Tuesday, March 31, 2009

Faulty engineering work led to Matmora breach’

A section of the State’s senior water resources engineers is of the opinion that the spacing of the bullhead spurs in the Matmora area and their not being linked up with the un-submersible riverbank, resulted in intense erosion activities of the Brahmaputra in that area.These engineers also maintain that initially erosion of the Brahmaputra in Matmora area was triggered by the Railways’ closing of the Brahmaputra channel near Kareng Chapori, which is located at the upstream of Matmora.

The channel was hugging the north bank. The channel’s closure resulted in erosion in the downstream areas.All these features need careful study while planning and executing any anti-erosion project afresh in Matmora area, said these engineers. It needs mention here that the Water Resources Department (WRD) of the State constructed three river-stone bullhead spurs in Matmora area in 2002-03. Those spurs were aimed at pushing the deep channel of the Brahmaputra away from the north bank to the middle of the river course.The spacing of the bullheads was such that big gaps were left amid the structures enabling the river channel to flow with unhindered intensity. The design so far as these gaps were concerned, contradicted the acceptable engineering norms. Moreover, the spurs were not linked to the bank. The practice of linking the spurs to the unsubmersible bank, with proper fortification, is crucial so as to prevent their outflanking by the river, said the engineers.

Consequently, during the early waves of the 2003 floods, the downstream end bullhead came under intense onslaught of the Brahmaputra. The rear end of the bullhead had to bear the brunt of the flood waters.And in 2004, this bullhead was outflanked and the bank itself became vulnerable to the Brahmaputra onslaught. For the entire rainy season that year and also in the next year, this process continued and by the end of 2005, all the bullheads were outflanked by the Brahmaputra.The strong bank of the bullheads now came inside the river and these structures, built to push the deep channel to the midstream, themselves started pushing the river towards the north bank.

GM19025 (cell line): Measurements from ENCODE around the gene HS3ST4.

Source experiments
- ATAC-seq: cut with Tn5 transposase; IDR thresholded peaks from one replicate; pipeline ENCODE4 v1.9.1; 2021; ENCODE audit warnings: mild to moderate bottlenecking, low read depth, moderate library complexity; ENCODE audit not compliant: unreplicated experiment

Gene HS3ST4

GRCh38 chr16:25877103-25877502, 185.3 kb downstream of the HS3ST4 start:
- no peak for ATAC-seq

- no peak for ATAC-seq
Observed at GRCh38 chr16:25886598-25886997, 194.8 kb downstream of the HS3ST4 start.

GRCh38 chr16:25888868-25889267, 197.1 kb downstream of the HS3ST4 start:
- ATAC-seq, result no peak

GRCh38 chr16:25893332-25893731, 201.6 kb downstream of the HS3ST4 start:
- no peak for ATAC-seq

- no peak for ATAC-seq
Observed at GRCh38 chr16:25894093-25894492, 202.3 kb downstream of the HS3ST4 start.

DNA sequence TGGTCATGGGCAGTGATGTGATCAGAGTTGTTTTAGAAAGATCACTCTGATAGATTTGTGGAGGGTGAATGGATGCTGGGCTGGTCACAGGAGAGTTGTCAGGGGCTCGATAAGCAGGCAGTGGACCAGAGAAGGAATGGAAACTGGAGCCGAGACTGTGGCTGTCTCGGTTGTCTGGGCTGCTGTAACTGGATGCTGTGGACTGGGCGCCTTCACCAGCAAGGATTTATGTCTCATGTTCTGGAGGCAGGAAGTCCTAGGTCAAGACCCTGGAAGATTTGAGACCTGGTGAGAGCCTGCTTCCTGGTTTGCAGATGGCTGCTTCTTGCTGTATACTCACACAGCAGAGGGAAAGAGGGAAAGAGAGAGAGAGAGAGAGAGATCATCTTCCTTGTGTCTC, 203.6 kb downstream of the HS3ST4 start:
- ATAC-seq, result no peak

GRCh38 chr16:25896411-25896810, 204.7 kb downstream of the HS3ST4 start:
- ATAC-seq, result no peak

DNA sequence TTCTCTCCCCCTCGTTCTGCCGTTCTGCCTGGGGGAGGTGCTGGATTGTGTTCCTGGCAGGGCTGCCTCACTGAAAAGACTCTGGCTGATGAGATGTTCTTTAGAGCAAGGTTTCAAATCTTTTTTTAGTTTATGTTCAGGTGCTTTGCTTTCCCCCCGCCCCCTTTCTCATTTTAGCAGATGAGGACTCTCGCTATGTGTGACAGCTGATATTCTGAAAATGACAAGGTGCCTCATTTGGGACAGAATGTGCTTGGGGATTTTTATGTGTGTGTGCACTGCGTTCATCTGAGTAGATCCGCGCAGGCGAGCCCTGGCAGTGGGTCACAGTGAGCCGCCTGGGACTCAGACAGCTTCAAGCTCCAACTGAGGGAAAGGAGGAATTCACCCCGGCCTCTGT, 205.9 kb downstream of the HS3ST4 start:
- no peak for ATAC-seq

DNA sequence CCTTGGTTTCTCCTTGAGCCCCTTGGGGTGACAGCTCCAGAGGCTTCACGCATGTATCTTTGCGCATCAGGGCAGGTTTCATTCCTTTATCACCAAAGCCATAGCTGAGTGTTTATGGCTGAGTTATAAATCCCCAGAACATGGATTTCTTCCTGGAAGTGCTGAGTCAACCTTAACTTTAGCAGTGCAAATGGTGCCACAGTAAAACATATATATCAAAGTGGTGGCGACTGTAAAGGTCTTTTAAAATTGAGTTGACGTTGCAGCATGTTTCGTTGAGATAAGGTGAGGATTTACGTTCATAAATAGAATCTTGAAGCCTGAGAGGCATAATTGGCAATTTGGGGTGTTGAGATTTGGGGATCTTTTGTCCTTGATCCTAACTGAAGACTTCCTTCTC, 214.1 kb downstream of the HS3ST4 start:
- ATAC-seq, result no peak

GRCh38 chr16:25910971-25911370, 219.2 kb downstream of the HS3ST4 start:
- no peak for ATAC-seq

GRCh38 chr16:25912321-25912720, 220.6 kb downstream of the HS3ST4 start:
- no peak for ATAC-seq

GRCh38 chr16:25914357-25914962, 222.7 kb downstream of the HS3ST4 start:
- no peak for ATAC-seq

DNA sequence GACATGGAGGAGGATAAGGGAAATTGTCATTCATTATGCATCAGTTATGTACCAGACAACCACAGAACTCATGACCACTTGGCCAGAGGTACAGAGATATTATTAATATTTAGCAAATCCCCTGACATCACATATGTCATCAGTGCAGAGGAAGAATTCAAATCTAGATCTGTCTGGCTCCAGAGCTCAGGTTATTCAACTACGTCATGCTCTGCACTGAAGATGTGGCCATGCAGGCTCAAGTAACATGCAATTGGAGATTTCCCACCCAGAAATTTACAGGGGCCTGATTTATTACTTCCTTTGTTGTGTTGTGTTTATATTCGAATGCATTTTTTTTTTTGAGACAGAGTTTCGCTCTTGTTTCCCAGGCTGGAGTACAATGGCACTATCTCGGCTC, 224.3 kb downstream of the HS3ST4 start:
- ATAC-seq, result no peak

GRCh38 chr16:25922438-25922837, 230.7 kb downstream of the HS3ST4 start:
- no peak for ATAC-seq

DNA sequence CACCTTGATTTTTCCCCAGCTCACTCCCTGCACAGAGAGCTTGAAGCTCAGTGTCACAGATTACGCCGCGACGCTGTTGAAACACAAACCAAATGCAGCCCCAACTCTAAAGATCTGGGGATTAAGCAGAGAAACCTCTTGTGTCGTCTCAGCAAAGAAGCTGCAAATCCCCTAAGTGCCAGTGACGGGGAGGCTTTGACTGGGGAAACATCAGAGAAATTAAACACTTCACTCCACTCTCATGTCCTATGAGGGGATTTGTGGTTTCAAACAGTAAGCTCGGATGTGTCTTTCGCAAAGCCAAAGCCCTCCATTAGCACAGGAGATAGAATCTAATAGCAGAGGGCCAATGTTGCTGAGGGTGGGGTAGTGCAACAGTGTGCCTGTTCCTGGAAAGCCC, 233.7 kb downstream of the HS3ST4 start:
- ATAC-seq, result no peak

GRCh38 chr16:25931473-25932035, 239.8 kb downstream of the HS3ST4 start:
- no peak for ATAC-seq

This led to repeated breach of the embankment in Matmora area.The last devastating breach of the dyke occurred in 2008 and it posed grave threat to Dhakuakhana and Majuli subdivisions, said the engineers. On the present history of the erosion in the area, the engineers said that erosion first started near Kareng Chapori, about 20 km upstream of Matmora, around 2000 AD.Since 2000 AD, erosion of the Brahmaputra led to the breach in the Barbil-Kareng Chapori dyke on two occasions.

NF Railway closed the breach in 2002-03. But the flood that occurred immediately after this breach closure, washed away the closed portion of the dyke.Railways then closed the breach again and simultaneously it started laying the approach road to the north end of the Bogibeel Bridge.

This closed the Brahmaputra channel that was hugging the north bank. This reduced the pressure on the Kareng Chapori, but the pressure of the Brahmaputra on the Matmora area intensified since then, said the engineers.They suggested that the government should take into consideration the history of dyke failure in Matmora area with right earnest to prevent recurrence of such developments in future.

Courtesy:The Assam Tribune,March 25,2009